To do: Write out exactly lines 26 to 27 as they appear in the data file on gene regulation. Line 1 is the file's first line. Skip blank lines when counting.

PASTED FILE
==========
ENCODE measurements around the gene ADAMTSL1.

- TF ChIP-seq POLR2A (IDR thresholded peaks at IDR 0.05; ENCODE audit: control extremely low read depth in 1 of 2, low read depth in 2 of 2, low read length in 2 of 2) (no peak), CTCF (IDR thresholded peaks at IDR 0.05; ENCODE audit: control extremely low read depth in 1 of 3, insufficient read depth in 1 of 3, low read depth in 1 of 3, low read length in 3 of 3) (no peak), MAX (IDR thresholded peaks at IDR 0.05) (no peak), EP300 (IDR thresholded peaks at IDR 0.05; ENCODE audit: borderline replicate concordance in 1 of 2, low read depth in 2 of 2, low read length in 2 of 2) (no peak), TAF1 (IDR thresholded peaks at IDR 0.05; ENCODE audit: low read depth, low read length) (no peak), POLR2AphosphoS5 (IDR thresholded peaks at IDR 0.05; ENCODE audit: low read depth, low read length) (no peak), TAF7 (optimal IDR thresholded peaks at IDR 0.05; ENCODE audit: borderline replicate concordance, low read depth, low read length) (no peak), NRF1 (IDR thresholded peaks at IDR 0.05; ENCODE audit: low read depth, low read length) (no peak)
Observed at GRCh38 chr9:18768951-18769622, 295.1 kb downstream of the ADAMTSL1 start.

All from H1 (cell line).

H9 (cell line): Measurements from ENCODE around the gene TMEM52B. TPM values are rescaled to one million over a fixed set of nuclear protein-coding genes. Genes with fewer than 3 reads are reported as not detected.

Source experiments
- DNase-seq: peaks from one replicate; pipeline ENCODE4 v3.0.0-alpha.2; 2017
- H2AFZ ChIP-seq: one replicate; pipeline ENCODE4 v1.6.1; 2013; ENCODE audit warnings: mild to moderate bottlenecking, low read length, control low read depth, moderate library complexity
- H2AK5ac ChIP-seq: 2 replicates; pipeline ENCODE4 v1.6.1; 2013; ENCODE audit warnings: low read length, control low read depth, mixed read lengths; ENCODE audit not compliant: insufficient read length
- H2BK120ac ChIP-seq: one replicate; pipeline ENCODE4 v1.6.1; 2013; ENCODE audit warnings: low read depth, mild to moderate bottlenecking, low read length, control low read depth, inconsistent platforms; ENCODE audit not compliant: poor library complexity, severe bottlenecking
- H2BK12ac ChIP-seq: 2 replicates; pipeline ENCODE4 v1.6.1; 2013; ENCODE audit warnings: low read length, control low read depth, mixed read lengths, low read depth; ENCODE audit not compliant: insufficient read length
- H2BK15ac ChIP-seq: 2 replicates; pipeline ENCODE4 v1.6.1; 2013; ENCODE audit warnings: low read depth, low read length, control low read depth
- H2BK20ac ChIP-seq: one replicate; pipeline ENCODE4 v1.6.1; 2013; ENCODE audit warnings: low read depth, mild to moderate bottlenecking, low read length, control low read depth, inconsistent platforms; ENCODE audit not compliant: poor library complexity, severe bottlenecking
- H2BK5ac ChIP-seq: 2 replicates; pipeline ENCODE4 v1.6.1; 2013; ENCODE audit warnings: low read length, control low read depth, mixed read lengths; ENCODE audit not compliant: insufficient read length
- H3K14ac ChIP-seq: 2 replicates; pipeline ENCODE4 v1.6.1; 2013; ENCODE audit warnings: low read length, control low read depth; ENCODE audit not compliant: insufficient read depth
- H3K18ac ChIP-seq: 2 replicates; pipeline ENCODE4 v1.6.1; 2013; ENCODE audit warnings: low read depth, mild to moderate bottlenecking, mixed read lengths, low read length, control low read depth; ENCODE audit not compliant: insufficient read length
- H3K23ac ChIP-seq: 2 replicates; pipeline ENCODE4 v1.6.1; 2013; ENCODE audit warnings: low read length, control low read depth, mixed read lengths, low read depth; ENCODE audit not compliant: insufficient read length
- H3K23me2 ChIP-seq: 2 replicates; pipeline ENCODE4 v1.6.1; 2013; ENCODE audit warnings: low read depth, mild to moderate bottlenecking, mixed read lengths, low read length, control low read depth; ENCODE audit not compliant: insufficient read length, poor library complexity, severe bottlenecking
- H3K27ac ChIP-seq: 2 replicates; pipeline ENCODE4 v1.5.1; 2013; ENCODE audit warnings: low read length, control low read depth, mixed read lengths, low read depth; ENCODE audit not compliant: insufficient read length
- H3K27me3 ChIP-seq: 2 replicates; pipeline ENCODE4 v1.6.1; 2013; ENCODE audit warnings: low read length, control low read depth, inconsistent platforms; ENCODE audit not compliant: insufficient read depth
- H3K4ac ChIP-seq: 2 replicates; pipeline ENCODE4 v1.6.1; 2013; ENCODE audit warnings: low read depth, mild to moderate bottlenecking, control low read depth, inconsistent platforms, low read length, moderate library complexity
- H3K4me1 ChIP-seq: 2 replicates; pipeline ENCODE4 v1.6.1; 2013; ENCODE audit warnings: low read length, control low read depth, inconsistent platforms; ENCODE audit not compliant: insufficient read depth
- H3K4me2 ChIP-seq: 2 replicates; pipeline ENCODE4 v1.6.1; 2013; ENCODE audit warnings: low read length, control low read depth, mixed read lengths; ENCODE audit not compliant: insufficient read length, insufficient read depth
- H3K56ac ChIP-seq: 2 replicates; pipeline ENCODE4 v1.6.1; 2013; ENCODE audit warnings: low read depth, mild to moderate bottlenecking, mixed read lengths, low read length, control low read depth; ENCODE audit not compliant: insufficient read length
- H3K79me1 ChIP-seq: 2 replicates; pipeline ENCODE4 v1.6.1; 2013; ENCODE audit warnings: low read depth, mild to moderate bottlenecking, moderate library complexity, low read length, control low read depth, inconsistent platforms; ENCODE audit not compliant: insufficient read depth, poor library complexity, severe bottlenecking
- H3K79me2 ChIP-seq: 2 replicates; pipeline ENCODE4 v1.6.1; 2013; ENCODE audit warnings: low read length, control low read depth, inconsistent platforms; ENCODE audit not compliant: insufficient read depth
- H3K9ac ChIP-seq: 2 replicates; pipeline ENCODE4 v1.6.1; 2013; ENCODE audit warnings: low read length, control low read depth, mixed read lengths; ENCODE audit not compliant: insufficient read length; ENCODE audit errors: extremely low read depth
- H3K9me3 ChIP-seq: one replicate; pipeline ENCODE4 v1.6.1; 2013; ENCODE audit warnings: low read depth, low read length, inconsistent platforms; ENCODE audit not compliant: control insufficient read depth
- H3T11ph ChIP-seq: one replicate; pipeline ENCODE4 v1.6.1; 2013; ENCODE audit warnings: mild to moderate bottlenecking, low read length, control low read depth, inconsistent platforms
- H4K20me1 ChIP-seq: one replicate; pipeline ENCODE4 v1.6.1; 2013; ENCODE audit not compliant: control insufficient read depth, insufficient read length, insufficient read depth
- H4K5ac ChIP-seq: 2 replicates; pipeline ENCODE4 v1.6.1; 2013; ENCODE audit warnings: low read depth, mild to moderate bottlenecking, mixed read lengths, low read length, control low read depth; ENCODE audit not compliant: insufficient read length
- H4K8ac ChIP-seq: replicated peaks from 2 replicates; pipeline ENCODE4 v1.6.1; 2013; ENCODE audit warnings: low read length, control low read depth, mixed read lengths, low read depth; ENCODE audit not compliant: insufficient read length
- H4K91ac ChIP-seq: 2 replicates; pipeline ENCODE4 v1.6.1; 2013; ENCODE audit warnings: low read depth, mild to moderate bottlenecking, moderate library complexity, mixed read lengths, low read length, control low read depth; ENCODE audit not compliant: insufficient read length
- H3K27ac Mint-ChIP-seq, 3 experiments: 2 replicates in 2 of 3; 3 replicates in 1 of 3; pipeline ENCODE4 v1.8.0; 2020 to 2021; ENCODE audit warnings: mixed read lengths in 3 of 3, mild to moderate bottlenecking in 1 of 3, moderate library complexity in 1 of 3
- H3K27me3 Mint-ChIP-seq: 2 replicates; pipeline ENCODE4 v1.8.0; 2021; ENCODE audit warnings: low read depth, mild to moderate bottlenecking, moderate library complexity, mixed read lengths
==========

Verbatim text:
- H3K79me2 ChIP-seq: 2 replicates; pipeline ENCODE4 v1.6.1; 2013; ENCODE audit warnings: low read length, control low read depth, inconsistent platforms; ENCODE audit not compliant: insufficient read depth
- H3K9ac ChIP-seq: 2 replicates; pipeline ENCODE4 v1.6.1; 2013; ENCODE audit warnings: low read length, control low read depth, mixed read lengths; ENCODE audit not compliant: insufficient read length; ENCODE audit errors: extremely low read depth